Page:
Five cases of illness associated with consuming fiddleheads — the edible shoots of ostrich ferns — have recently sprouted up in Toronto, according to a health advisory from Toronto Public Health.


Fiddleheads are believed to carry an unidentified natural toxin that can sicken some eaters unless the food is thoroughly washed and cooked before consumption. After concerns about the mystery toxin first arose in 1994, the U.S. Centers for Disease Control and Prevention began recommending people boil fiddleheads for 15 minutes or steam them for 12 before eating.

Toronto Public Health did note that it is rare for people to become ill from eating fiddleheads. Those who do become ill may have diarrhea, nausea, abdominal cramps and headaches usually lasting fewer than 24 hours.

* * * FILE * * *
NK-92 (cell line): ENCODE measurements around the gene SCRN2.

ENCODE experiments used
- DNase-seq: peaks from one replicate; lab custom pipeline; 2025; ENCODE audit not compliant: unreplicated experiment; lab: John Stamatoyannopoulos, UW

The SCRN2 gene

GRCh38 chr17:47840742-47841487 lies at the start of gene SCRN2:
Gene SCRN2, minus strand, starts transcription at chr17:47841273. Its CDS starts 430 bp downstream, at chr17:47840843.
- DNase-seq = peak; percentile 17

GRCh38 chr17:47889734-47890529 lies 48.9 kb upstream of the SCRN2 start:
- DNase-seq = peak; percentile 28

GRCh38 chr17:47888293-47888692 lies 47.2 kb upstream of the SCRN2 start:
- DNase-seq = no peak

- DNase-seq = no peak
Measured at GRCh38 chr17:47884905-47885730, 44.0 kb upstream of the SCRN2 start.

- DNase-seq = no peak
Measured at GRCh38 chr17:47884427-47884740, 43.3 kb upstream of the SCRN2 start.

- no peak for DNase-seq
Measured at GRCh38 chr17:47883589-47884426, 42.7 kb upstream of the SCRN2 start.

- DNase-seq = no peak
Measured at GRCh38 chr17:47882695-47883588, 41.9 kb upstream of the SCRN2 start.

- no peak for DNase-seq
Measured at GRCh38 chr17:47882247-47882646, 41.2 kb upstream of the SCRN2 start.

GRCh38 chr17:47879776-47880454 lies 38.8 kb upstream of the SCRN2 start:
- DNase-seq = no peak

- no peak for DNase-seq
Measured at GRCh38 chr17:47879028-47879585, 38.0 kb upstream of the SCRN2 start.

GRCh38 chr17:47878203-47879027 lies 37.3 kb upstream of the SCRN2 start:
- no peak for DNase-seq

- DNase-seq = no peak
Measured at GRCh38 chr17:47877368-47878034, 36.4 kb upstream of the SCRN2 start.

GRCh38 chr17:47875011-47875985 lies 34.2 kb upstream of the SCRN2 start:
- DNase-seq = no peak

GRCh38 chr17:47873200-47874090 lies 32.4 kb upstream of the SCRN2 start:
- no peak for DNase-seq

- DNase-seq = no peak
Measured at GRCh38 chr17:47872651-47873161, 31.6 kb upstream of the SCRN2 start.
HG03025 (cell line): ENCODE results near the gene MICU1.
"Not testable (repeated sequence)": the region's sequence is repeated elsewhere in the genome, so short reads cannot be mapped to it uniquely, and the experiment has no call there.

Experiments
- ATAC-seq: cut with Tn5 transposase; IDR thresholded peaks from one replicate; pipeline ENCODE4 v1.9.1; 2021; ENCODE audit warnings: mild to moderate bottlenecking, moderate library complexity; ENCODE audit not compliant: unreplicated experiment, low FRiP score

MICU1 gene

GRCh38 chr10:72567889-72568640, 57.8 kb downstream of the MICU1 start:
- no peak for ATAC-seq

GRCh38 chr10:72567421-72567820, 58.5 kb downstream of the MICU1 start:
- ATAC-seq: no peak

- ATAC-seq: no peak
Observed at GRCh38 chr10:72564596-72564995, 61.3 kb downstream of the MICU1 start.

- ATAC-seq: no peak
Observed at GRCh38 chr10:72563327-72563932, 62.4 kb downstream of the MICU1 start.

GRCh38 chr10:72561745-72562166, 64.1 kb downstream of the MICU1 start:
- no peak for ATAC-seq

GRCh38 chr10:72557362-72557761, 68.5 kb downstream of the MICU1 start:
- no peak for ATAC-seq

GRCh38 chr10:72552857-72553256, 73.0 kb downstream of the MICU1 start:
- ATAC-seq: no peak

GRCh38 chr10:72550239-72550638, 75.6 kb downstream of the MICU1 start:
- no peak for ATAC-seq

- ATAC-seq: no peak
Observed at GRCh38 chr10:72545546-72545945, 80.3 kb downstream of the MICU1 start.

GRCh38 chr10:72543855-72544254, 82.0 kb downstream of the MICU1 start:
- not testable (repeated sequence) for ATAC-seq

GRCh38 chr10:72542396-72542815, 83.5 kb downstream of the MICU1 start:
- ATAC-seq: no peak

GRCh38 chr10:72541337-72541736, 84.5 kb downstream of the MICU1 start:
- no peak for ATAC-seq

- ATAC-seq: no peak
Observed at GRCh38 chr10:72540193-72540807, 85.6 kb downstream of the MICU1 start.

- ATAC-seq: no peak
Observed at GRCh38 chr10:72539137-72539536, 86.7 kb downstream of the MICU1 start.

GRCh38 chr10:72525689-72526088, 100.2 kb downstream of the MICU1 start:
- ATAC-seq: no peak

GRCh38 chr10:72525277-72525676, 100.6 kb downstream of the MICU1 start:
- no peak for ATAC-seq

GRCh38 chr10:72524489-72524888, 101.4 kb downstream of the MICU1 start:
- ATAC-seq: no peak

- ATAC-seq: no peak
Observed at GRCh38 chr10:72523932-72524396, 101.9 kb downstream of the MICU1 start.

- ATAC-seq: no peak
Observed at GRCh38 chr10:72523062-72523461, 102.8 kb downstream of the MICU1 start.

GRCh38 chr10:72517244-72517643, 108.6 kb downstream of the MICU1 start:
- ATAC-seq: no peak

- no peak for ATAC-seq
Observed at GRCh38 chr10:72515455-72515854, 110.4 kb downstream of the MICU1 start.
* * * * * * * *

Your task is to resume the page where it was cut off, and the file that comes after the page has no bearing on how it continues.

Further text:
The health advisory detailed a number of fiddlehead safety tips, which include:

– Never eat raw fiddleheads.

– Remove as much of the brown, papery husk as possible

– Wash well using fresh, cold water

– Discard water used for boiling or steaming, as it may contain the toxin.

Health Canada has more information on preparing fiddleheads on their website.